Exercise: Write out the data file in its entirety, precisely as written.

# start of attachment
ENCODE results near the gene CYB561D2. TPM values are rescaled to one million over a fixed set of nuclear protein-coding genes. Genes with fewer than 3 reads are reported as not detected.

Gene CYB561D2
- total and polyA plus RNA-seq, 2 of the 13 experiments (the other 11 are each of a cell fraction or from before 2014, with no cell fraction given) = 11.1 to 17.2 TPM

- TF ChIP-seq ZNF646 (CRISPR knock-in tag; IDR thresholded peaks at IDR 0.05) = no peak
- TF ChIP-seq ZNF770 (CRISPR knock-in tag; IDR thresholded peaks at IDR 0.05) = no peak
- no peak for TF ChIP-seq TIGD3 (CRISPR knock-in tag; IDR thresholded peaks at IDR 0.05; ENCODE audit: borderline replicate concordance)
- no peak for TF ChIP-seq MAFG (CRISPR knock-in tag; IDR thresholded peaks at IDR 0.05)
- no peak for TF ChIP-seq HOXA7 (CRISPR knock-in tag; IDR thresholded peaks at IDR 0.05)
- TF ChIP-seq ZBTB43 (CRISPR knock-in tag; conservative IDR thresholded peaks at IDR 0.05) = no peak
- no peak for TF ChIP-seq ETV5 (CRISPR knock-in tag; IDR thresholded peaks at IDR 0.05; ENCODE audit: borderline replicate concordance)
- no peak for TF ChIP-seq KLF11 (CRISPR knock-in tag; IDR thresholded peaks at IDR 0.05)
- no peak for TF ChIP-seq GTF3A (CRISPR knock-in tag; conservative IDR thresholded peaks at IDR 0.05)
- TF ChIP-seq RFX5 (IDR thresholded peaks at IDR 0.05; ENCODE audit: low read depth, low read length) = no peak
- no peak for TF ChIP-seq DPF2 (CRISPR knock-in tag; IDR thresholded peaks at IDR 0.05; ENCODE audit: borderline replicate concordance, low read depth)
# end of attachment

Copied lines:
ENCODE results near the gene CYB561D2. TPM values are rescaled to one million over a fixed set of nuclear protein-coding genes. Genes with fewer than 3 reads are reported as not detected.

Gene CYB561D2
- total and polyA plus RNA-seq, 2 of the 13 experiments (the other 11 are each of a cell fraction or from before 2014, with no cell fraction given) = 11.1 to 17.2 TPM

- TF ChIP-seq ZNF646 (CRISPR knock-in tag; IDR thresholded peaks at IDR 0.05) = no peak
- TF ChIP-seq ZNF770 (CRISPR knock-in tag; IDR thresholded peaks at IDR 0.05) = no peak
- no peak for TF ChIP-seq TIGD3 (CRISPR knock-in tag; IDR thresholded peaks at IDR 0.05; ENCODE audit: borderline replicate concordance)
- no peak for TF ChIP-seq MAFG (CRISPR knock-in tag; IDR thresholded peaks at IDR 0.05)
- no peak for TF ChIP-seq HOXA7 (CRISPR knock-in tag; IDR thresholded peaks at IDR 0.05)
- TF ChIP-seq ZBTB43 (CRISPR knock-in tag; conservative IDR thresholded peaks at IDR 0.05) = no peak
- no peak for TF ChIP-seq ETV5 (CRISPR knock-in tag; IDR thresholded peaks at IDR 0.05; ENCODE audit: borderline replicate concordance)
- no peak for TF ChIP-seq KLF11 (CRISPR knock-in tag; IDR thresholded peaks at IDR 0.05)
- no peak for TF ChIP-seq GTF3A (CRISPR knock-in tag; conservative IDR thresholded peaks at IDR 0.05)
- TF ChIP-seq RFX5 (IDR thresholded peaks at IDR 0.05; ENCODE audit: low read depth, low read length) = no peak
- no peak for TF ChIP-seq DPF2 (CRISPR knock-in tag; IDR thresholded peaks at IDR 0.05; ENCODE audit: borderline replicate concordance, low read depth)